So there you have it. Behind Door #1, is the 15/15 plan. Behind Door #2 is the 30/0 plan. Behind Door #3 is the 5/5/20 plan. Plus there's a Door #4, with no timeline at all. Those are your choices. Any way you slice it, though, all we're doing is getting back to 2009 levels, which themselves were more than twice as high as they were during the Bush administration.

In the New York Times a couple of days ago, David Sanger wrote that Obama "has scaled back, time and again, Washington’s goals in a country that the British, the Soviets and ultimately the Americans tried, and failed, to change." No kidding. Nation building is just a dim memory, we're negotiating a power-sharing arrangement with the Taliban instead of trying to eliminate them, and our relationship with neighboring Pakistan is as dim as it's been for the past decade. What's more, the president of Afghanistan, Hamid Karzai, has become even more hostile and mercurial than ever, lashing out at NATO a few days ago with this broadside:

“You remember a few years ago I was saying thank you to the foreigners for their help; every minute we were thanking them,” he said. “Now I have stopped saying that, except when Spanta forced me to say thank you,” referring to his national security adviser, Rangin Spanta, who was present. “They’re here for their own purposes, for their own goals, and they’re using our soil for that,” Mr. Karzai said.

Former Afghan ambassador Karl Eikenberry, as Spencer Ackerman pungently put it, basically told Karzai the next day to "shut the fuck up," and it's hardly any wonder. It's dangerous enough being deployed in Afghanistan already without having the local government essentially declare open season on you. But that's what Karzai does every time he unleashes one of these verbal cannonades.

I honestly don't know what our mission is in Afghanistan any more. It's a base for continued drone attacks against al-Qaeda strongholds in Pakistan, but our own intelligence officials have estimated that there are no more than a couple of hundred al-Qaeda members left there. It hardly seems feasible that we're ever going to get al-Qaeda presence in the AfPak border region down to zero, so the only real question left is whether it's worth hundreds of American lives and tens of billions of American dollars every year to try to reduce that number from 200 to 100, or from 100 to 50.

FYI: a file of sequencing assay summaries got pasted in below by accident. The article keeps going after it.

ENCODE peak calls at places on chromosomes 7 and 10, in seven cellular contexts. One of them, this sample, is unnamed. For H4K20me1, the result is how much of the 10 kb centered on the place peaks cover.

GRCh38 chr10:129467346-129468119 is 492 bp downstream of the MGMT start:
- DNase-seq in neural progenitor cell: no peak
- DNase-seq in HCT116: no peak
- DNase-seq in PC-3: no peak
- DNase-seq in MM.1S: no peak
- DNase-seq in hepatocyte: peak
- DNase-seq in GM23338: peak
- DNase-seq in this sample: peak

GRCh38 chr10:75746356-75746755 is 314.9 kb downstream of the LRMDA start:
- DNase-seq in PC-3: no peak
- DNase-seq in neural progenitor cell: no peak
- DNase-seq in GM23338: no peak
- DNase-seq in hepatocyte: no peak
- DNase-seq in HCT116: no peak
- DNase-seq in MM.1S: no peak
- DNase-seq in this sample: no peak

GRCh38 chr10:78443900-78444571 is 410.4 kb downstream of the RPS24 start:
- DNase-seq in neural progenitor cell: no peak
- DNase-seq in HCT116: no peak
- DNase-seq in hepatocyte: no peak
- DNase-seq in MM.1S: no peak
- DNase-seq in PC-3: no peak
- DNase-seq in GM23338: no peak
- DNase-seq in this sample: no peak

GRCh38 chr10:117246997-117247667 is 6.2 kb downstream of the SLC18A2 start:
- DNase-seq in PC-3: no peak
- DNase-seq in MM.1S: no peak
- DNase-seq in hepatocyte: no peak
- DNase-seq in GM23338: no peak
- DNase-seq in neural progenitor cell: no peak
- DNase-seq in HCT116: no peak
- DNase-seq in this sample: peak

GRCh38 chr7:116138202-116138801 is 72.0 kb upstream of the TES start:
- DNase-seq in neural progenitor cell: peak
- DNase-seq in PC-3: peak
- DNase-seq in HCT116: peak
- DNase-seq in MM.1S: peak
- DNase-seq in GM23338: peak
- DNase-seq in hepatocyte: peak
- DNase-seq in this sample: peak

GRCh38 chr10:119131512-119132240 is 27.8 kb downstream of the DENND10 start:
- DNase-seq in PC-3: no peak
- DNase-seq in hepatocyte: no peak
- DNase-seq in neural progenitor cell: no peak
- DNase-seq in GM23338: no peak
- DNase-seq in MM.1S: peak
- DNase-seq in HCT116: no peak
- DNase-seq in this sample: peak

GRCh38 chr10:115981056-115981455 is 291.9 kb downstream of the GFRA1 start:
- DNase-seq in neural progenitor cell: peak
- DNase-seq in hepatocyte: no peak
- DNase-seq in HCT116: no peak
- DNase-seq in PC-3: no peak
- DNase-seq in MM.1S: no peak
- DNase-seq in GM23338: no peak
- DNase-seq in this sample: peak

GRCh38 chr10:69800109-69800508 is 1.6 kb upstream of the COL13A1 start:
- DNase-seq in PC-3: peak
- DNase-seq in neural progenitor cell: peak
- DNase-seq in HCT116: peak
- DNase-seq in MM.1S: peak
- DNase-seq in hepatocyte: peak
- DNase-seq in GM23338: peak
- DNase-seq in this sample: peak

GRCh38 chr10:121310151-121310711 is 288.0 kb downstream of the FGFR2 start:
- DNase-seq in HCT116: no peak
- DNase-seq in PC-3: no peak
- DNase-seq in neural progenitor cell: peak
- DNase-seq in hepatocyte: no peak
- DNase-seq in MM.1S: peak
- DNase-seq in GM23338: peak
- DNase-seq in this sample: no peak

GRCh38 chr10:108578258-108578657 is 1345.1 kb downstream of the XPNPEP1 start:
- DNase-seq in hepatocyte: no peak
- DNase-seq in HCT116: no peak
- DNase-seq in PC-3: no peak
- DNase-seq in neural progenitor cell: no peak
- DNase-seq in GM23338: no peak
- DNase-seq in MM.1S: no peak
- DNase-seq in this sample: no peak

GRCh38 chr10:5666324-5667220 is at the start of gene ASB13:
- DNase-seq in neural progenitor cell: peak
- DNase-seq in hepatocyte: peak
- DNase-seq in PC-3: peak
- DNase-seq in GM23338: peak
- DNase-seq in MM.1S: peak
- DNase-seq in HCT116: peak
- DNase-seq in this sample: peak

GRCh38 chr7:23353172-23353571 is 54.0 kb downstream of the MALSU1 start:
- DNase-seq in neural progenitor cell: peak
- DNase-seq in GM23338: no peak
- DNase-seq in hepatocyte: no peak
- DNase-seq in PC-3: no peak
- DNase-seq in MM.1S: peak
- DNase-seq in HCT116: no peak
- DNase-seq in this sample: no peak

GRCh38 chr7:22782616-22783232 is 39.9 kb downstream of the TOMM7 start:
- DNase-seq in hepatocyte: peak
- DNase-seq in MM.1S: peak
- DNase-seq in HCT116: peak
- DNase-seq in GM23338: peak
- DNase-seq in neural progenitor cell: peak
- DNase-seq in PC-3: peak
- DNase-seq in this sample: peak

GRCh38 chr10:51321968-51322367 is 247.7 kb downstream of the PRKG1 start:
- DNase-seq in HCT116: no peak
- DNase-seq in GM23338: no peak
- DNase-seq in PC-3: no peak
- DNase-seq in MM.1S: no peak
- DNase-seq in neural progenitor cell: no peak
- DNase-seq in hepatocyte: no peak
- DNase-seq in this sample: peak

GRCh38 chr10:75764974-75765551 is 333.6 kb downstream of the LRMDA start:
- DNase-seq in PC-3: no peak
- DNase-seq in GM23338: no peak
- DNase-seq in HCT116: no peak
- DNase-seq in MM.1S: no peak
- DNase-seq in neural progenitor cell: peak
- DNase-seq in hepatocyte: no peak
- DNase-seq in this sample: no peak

We really don't seem to be doing anything else useful there, the host government speaks out against us routinely, and Afghanistan continues to be a festering sore with no end in sight. So why is it that the only thing we're arguing about is whether a few thousand troops will come home in February of next year instead of October? Why aren't we arguing about whether we ought to be in Afghanistan at all?

Via Andrew Sullivan, the New Yorker's Nick Paumgarten provides some perspective on the latest dismal findings about American kids' knowledge of American history:

“We haven’t ever known our past,” Sam Wineburg, a professor of education and history at Stanford, said last week. “Your kids are no stupider than their grandparents.” He pointed out that the first large-scale proficiency study—of Texas students, in 1915-16—demonstrated that many couldn’t tell Thomas Jefferson from Jefferson Davis or 1492 from 1776. A 1943 survey of seven thousand college freshmen found that, among other things, only six per cent of them could name the original thirteen colonies. “Appallingly ignorant,” the Times harrumphed, as it would again in the face of another dismal showing, in 1976.

....The NAEP results through more than four decades have been consistently mediocre, which may prove nothing except, as Wineburg wrote in 2004, “our amnesia of past ignorance.”

My mother attended a highly-regarded Los Angeles public school in the 40s. She was an honor student who loaded up on every advanced class on offer. But she told me once that in her entire high school career she wasn't required to write a single term paper. On the math front, her school not only didn't offer calculus (nobody did in the 40s) but didn't even offer what today we'd call pre-calculus. Advanced algebra and trig was as far as things went.

I don't know how her history education fared compared to mine in the 70s — or to a contemporary high school student's in the aughts. But I'm willing to bet it wasn't any better. Kids may not know a ton of history today, but neither do adults. And why should they? They didn't learn much history when they were in high school either. Nothing much has changed, and education most likely hasn't gone to hell in a handbasket. That's cheery news, isn't it?